An old Russian way of keeping milk from going sour by putting a frog in the bucket of milk has led to the finding of new antibiotic substances, scientists say.
Organic chemist A.T. Lebedev of Moscow State University and colleagues have identified a number of potential new antibiotic compounds in the skin of the Russian Brown frog, a study published in the American Chemical Society's Journal of Proteome Research
Amphibians secrete antimicrobial substances called peptides through their skin, the researchers said, as a first line of defense against bacteria and other microorganisms that thrive in the wet places frogs, toads, salamanders and other amphibians live.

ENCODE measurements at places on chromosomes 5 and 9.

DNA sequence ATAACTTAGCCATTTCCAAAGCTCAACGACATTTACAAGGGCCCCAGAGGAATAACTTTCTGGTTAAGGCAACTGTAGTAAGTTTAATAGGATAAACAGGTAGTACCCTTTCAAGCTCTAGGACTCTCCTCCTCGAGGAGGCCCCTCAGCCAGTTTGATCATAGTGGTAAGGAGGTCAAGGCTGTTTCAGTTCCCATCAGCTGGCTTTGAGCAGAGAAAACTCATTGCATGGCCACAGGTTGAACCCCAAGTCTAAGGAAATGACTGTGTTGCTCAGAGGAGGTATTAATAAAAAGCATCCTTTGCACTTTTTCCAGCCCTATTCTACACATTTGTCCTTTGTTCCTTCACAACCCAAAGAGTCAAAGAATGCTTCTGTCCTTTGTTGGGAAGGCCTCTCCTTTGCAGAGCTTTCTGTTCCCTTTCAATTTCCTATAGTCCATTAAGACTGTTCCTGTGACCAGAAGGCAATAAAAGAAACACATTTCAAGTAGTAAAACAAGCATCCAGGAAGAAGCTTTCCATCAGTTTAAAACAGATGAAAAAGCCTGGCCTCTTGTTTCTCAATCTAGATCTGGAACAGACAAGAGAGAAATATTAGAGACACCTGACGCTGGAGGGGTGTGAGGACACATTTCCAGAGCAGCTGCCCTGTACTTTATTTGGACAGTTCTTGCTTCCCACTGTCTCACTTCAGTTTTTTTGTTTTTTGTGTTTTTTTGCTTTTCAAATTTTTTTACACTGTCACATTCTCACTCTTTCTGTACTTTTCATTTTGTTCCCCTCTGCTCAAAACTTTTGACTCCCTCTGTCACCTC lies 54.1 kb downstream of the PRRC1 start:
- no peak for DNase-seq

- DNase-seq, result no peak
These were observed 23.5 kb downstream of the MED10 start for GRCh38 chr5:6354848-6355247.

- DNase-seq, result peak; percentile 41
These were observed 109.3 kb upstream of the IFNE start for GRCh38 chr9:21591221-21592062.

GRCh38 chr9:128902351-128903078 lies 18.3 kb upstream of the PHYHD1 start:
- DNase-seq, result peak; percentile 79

A previous study identified 21 substances with antibiotic and other potential medical activity in the frogs' skin, and Lebedev and his colleagues say by using sensitive laboratory techniques they've discovered 76 additional compounds.
In lab tests, they said, some of the substances performed as well against salmonella
bacteria as some prescription antibiotic medicines.
"These peptides could be potentially useful for the prevention of both pathogenic and antibiotic resistant bacterial strains while their action may also explain the traditional experience of rural populations," the researchers wrote.